Photography: American Museum of Natural History

Photography: American Natural History Museum

On a extremely rare (and rainy) day off, I went to the American Natural History Museum and had an amazing day in which I touched a 4 billion year old meteorite, spent time in the planetarium watching a Neil deGrasse Tyson hosted documentary on dark matter and spent some time in the Dinosaur Hall before heading back home.  And while in watching the dark matter show, I thought of a particular Martin Amis quote that I’ve read countless times over the years:

“It might help if we knew where were going, and how fast.

The Earth revolves at half a kilometre per second.

The Earth orbits the sun at thirty kilometres per second.

The sun orbits the centre of the Milky Way at 300 kilometres per second.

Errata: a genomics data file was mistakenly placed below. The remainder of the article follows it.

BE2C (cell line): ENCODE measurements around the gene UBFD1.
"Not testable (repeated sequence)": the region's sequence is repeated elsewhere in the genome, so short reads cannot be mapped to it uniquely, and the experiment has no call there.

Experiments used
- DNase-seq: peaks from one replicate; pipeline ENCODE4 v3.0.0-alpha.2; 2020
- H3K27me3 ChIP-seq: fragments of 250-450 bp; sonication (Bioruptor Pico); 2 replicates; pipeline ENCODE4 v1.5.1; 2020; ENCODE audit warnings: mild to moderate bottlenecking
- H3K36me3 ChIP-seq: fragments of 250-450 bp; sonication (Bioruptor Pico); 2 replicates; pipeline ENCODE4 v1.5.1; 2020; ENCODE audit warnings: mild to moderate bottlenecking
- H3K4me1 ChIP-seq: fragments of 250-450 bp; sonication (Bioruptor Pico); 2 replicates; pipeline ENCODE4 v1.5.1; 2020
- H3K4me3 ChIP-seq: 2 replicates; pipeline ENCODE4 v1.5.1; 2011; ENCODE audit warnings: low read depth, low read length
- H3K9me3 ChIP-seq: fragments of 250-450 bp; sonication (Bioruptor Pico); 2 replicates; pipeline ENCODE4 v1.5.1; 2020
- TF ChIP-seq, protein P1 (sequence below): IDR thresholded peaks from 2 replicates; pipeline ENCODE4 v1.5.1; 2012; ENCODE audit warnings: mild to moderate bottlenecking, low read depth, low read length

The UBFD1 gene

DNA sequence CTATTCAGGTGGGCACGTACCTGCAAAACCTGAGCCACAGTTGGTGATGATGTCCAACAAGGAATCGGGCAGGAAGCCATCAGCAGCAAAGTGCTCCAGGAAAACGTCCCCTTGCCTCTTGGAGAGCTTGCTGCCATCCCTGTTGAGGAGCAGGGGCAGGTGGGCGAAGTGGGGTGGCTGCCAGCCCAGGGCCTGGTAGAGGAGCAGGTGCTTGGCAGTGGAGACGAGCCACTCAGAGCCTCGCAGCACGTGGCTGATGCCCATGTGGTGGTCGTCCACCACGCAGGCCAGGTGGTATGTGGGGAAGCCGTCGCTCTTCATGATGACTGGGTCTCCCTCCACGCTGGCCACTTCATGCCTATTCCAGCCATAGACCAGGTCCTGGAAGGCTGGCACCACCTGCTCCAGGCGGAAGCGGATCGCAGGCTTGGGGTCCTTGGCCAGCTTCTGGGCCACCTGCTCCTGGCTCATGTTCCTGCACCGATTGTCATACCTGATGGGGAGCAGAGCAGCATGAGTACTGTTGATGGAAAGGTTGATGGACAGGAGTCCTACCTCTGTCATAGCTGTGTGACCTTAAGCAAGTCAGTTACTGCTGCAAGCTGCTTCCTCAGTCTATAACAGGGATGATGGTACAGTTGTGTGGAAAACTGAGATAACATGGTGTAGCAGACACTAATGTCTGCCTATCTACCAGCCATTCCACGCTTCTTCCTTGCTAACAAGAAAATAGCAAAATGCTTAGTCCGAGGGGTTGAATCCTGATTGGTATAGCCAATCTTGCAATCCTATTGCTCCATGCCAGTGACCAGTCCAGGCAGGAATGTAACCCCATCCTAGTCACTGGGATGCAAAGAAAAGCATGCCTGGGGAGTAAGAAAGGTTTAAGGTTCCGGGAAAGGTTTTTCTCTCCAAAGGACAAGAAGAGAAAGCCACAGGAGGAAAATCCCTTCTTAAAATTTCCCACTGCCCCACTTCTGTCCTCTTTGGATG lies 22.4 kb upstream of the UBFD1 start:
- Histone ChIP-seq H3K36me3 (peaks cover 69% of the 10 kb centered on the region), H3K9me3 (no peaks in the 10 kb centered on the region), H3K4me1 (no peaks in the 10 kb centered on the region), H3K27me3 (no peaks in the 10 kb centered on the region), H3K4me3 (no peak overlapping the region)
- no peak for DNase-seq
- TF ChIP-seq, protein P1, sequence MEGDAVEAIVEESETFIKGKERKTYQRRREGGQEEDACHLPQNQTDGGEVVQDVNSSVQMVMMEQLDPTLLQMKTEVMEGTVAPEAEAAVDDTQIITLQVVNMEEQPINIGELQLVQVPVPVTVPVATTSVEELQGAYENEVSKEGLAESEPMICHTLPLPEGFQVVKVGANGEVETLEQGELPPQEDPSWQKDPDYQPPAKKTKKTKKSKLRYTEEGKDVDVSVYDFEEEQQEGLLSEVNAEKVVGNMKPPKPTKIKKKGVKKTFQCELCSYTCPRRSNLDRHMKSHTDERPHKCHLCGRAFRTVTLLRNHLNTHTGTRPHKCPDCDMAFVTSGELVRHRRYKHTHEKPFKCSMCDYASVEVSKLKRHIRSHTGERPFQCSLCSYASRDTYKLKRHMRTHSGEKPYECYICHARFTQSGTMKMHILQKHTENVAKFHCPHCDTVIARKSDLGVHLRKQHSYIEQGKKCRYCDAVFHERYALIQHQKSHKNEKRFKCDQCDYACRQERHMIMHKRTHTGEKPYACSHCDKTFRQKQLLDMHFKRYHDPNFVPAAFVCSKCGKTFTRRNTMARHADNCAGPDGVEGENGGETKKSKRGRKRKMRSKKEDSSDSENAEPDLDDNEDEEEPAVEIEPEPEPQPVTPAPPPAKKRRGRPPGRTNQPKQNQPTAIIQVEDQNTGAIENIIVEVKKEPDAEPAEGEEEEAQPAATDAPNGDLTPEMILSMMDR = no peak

The Milky Way is traveling in the general direction of Virgo at 250 kilometres per second.

Astronomically, everything is always getting further from everything else.

“It might help if we knew what we were made of, how we keep going, and what we will return to.

Everything before your eyes — the paper and the ink, these words, and your eyes themselves — was made in stars: in stars that explode when they die.

More proximately we are warmed and hatched and raised by a steady-state H-bomb, our yellow dwarf: a second-generation star on the main sequence.

When we die, our bodies will eventually go back where they came from: to a dying star, our own, five billion years from now, some time around the year 5,000,001,995.

It might help if we knew all this. it might help if we felt all this.

Absolutely unquestionably, the universe is high style.

And what are we?”

Also have I mentioned how awesome dinosaurs are? Check out a few photos from the afternoon below.

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For these photos and more, check out the Flickr set here: